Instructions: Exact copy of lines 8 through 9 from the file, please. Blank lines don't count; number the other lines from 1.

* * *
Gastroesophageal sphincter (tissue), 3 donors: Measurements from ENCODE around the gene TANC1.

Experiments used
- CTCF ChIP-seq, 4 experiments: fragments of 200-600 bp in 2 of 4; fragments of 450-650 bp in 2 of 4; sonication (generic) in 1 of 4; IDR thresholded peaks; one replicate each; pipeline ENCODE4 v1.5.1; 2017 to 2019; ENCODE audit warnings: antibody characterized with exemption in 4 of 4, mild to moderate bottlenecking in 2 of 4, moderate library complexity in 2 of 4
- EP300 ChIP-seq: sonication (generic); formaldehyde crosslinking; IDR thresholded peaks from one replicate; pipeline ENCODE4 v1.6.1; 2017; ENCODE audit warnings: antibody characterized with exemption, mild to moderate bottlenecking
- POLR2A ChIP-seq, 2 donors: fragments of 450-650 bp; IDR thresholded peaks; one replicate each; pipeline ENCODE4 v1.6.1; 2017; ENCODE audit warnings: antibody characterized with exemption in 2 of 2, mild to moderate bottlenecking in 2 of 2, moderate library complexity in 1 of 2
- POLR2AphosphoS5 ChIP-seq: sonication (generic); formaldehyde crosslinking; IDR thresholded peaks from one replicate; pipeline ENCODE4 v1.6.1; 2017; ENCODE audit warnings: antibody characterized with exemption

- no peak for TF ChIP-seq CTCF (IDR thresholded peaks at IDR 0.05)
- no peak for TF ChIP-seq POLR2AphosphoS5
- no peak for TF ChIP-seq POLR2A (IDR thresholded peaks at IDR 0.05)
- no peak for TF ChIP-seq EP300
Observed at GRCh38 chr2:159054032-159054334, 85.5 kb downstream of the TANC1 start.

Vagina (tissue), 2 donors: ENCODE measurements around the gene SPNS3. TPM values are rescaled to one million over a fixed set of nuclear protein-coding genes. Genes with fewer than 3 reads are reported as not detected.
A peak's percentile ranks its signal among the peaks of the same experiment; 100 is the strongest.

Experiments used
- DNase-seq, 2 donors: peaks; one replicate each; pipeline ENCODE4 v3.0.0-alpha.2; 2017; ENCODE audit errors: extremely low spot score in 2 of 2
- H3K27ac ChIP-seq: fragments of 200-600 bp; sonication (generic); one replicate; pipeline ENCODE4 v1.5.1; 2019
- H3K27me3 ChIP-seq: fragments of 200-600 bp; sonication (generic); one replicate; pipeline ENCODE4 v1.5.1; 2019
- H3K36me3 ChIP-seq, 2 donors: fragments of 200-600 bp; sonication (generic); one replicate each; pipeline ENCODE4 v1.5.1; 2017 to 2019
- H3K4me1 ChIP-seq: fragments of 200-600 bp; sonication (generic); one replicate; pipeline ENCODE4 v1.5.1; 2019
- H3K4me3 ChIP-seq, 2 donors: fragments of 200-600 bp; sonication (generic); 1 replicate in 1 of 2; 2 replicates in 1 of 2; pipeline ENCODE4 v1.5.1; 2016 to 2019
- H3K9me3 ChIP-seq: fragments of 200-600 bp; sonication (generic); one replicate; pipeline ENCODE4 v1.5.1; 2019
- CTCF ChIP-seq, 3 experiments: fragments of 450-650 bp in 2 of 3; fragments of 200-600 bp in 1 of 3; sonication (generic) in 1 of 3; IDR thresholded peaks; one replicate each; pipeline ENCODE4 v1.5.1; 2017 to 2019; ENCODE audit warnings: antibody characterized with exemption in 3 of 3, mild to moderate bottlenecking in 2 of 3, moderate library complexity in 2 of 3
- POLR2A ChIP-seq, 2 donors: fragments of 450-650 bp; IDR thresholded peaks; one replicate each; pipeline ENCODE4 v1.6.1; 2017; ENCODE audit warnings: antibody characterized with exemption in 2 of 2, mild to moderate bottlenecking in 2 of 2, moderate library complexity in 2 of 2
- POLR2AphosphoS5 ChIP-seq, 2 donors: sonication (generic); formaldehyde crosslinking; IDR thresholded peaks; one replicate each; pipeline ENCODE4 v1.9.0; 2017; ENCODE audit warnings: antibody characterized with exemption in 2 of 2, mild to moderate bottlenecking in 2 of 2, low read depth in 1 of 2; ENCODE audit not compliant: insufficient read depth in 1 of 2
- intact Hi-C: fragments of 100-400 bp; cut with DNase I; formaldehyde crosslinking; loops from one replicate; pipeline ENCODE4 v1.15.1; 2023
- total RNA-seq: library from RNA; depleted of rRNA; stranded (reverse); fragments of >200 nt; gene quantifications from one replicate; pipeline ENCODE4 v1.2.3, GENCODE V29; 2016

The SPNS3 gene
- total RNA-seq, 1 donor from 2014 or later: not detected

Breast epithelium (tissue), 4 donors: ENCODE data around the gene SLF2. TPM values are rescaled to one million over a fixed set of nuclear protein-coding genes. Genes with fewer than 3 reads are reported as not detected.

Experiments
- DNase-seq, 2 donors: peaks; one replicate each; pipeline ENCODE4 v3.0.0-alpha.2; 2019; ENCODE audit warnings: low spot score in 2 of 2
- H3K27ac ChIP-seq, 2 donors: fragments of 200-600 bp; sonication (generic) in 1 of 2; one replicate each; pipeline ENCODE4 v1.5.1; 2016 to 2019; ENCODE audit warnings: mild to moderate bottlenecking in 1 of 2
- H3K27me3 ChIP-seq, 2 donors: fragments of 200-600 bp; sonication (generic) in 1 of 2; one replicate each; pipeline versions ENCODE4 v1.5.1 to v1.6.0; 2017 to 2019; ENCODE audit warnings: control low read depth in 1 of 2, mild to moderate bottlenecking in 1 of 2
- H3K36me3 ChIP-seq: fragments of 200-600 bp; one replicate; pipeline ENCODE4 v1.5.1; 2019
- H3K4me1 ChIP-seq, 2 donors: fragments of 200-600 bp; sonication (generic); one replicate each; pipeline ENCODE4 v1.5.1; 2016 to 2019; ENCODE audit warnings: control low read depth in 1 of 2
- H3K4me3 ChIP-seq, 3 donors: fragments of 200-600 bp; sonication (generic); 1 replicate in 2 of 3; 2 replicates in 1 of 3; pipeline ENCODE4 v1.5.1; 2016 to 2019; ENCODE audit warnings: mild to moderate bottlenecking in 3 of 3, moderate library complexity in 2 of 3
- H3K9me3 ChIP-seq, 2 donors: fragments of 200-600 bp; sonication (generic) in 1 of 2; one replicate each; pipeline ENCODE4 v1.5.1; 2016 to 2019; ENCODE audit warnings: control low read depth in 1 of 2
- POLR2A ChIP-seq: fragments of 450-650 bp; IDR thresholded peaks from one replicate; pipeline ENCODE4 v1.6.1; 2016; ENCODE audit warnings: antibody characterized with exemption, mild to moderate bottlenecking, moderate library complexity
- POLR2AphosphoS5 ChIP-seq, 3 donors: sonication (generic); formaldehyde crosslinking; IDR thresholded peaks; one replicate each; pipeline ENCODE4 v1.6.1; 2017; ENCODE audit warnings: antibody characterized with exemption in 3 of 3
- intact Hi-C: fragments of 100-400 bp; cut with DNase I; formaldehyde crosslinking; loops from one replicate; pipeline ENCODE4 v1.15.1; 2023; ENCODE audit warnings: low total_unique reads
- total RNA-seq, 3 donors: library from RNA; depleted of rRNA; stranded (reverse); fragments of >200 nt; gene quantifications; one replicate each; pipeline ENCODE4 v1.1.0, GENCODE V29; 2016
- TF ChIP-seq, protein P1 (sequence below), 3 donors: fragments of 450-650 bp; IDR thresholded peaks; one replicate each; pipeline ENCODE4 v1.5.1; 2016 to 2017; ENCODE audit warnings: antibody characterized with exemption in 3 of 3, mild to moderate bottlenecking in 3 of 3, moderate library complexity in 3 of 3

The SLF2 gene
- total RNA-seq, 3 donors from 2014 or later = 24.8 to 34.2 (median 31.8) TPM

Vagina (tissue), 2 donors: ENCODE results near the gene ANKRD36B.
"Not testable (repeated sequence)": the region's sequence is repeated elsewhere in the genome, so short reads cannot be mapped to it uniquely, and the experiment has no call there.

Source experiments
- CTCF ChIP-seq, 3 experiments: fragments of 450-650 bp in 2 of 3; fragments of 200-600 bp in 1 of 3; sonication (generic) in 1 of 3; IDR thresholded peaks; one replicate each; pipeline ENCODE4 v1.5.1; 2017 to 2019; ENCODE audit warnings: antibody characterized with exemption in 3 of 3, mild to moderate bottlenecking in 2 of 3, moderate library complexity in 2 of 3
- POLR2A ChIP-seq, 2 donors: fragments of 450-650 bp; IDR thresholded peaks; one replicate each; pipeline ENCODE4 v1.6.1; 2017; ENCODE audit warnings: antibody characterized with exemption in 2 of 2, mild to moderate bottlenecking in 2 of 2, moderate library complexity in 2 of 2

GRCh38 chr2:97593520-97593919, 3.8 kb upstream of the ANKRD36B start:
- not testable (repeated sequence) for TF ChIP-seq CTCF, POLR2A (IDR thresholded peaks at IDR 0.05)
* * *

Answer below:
- no peak for TF ChIP-seq POLR2AphosphoS5
- no peak for TF ChIP-seq POLR2A (IDR thresholded peaks at IDR 0.05)